“At RyuGin, I learnt how to hear the voice of ingredients,” says Hiroshima-born Araki, who cooked in izakayas after studying sociology at a university in Kyoto.
“Every day was different, constantly trying to cook and give our guests the best. It was always about making ingredients better, not hiding their original taste and adding too many things.”
Esora flies produce in three to four times a week. Its straight-from-Japan offerings include bonito flakes, seaweed and marbled yet clean-tasting omi wagyu from Shiga prefecture. Other air-flown ingredients include fresh saucer-eyed, vermilion kinmedai, bonito, uni and conger eel. There are also pigeons and ducks from France.
“I’m constantly inspired by the purity of great ingredients. I’m interested in the entire process of each ingredient, starting from how it’s cultivated to the point where it ends up on a plate. When suppliers bring new things to share, I want to know how it was grown, when and how it was harvested, and the different ways to cook and present it,” says Araki.
“Nature plays the central role in where we get our food. This is the lens through which I approach my cooking. With every ingredient, my aim is to showcase its natural flavours, textures and unique qualities simply. It’s about enhancing the product so that its true character can come through.”
Esora’s menu will continue to change with the seasons. The next — Spring — debuts this month.
Bamboo, Spanish mackerel and mountain vegetables like wasabi flower, broad beans and asparagus will star in the menu’s dishes. The plating will have elements of traditional Japanese gardens, one of Araki’s many visual inspirations.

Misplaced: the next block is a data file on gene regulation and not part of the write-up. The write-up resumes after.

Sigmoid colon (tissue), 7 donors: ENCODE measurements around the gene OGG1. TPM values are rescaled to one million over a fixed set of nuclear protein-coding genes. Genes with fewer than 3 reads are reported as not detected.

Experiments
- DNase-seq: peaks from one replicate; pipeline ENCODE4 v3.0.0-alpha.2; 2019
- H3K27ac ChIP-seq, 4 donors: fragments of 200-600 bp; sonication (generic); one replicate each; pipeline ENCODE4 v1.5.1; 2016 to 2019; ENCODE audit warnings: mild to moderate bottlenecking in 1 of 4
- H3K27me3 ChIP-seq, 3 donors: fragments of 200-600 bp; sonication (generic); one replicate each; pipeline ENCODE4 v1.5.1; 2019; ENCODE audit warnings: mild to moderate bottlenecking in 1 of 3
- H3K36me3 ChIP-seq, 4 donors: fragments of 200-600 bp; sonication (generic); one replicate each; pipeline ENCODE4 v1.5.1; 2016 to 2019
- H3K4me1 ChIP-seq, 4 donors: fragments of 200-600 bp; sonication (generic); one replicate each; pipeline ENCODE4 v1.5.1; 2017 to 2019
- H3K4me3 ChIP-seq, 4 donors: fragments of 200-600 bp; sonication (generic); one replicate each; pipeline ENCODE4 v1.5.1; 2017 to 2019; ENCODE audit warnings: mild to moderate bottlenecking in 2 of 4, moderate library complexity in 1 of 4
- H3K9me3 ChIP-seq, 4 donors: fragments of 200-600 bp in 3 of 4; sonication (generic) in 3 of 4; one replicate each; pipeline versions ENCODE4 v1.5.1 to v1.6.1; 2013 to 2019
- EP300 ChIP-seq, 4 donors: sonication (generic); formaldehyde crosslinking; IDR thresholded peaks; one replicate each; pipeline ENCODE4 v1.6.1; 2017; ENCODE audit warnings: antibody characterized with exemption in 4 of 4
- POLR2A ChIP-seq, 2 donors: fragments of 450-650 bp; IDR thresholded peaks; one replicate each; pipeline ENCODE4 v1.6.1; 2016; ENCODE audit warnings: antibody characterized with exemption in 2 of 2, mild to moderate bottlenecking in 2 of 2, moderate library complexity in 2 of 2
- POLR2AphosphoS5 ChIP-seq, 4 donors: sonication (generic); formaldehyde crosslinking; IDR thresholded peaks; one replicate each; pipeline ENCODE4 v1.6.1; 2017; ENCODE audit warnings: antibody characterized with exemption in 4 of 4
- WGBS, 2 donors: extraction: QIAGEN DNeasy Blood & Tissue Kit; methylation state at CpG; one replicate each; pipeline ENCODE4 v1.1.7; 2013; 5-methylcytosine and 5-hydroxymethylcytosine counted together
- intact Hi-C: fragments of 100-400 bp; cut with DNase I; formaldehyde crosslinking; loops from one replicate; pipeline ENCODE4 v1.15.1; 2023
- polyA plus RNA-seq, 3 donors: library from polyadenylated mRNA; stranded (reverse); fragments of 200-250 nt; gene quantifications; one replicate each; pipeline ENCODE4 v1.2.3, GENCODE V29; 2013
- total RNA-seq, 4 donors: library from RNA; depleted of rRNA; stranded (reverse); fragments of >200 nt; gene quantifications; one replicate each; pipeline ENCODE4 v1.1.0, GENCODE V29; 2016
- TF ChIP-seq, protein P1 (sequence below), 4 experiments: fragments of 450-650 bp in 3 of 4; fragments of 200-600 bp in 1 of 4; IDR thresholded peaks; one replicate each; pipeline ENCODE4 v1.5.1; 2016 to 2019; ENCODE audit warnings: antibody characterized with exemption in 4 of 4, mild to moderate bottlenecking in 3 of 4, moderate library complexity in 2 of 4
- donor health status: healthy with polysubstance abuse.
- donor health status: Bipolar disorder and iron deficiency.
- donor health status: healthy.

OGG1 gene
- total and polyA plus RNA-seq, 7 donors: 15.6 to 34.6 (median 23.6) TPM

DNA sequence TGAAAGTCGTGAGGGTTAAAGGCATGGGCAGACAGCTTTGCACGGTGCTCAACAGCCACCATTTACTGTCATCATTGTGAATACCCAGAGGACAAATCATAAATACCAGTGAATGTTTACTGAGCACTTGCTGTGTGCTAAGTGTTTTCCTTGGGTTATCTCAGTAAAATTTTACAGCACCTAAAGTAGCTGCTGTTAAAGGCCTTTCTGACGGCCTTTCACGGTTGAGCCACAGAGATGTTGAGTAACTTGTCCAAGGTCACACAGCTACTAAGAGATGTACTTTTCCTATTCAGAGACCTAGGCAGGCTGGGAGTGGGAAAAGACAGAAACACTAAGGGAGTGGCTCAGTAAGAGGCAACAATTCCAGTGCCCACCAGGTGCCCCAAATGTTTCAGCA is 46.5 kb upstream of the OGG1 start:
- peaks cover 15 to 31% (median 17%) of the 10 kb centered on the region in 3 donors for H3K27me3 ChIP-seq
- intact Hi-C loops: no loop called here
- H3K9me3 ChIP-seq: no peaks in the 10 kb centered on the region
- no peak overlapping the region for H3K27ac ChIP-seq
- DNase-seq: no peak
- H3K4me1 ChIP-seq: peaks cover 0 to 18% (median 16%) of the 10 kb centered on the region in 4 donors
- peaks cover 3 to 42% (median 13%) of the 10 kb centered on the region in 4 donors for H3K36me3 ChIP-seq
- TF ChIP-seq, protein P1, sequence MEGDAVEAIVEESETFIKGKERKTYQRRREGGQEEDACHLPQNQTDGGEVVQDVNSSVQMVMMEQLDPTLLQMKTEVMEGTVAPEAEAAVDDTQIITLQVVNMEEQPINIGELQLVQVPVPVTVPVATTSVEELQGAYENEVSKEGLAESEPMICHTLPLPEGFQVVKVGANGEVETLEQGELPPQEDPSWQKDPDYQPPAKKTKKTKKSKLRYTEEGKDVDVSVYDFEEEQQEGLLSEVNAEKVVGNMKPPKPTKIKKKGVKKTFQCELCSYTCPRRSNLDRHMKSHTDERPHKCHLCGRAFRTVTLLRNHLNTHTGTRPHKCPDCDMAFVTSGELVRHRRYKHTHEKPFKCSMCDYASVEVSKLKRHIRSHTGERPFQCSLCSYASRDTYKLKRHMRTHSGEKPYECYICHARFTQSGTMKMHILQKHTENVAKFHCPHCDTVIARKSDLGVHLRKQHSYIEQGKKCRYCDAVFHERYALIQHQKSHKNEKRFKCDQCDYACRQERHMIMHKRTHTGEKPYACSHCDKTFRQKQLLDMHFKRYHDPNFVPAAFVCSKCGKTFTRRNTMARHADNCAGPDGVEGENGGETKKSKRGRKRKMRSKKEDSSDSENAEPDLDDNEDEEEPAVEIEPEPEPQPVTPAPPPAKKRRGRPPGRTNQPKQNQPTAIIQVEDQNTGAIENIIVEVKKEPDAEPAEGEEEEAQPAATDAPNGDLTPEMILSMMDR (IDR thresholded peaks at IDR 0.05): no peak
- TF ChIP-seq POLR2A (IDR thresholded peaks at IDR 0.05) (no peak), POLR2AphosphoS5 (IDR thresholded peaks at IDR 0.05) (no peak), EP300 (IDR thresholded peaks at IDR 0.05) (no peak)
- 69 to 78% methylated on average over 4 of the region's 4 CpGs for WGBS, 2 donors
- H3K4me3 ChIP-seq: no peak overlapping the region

Look out for his new spin on dashi, which is traditionally brewed with seaweed and bonito flakes. Araki’s variant has a FrenchJapanese, vegetable-infused twist. He’s also reinvented the visually stunning Hassun — a sort of tableau of the season’s greatest hits in miniature — with new ingredients and a fresh, new look.
Araki would be the first to admit that Japanese fine-dining restaurants can be a lot like the proverbial swan — a picture of grace and elegance on the surface and anything but behind the scenes.
“In Japan, I think it is normal for kitchens to have tough environments; no one interferes. In Singapore, things seem more progressive,” he says.
“The kitchen at Nihonryori RyuGin was a super tough environment. It was the toughest place I had worked at in Japan. I worked an average of 16 to 18 hours every day and had no days off. But I value the experience and it made me feel fulfilled. I wanted to touch and see everything and learn all the senior chefs’ techniques and philosophies. The team became like a family. I trusted every single person, from the front of house to the kitchen, deeply.”
At Esora, Araki is keen to foster a modern kitchen culture that has defined rules but is built on respect.
“It’s important that we have a relaxed and open atmosphere in the kitchen where people can speak freely. Discipline is important but I don’t believe in strictness that makes people nervous or uncomfortable,” says Araki.
“I want the kitchen to be a place where people can bring up their challenges and share them so that everyone can grow together, to try new things and experiment together from cutting and cooking to plating, and how we serve our guests.”
Ultimately, Araki believes a positive kitchen culture makes practical sense.
“The kitchen is a high-pressure environment, and safety is very important because we are always moving fast. Therefore, during service, when we are all focused on delivering the best for our guests, it has to be a confident and calm environment.”
There is, indeed, a new dawn at Esora.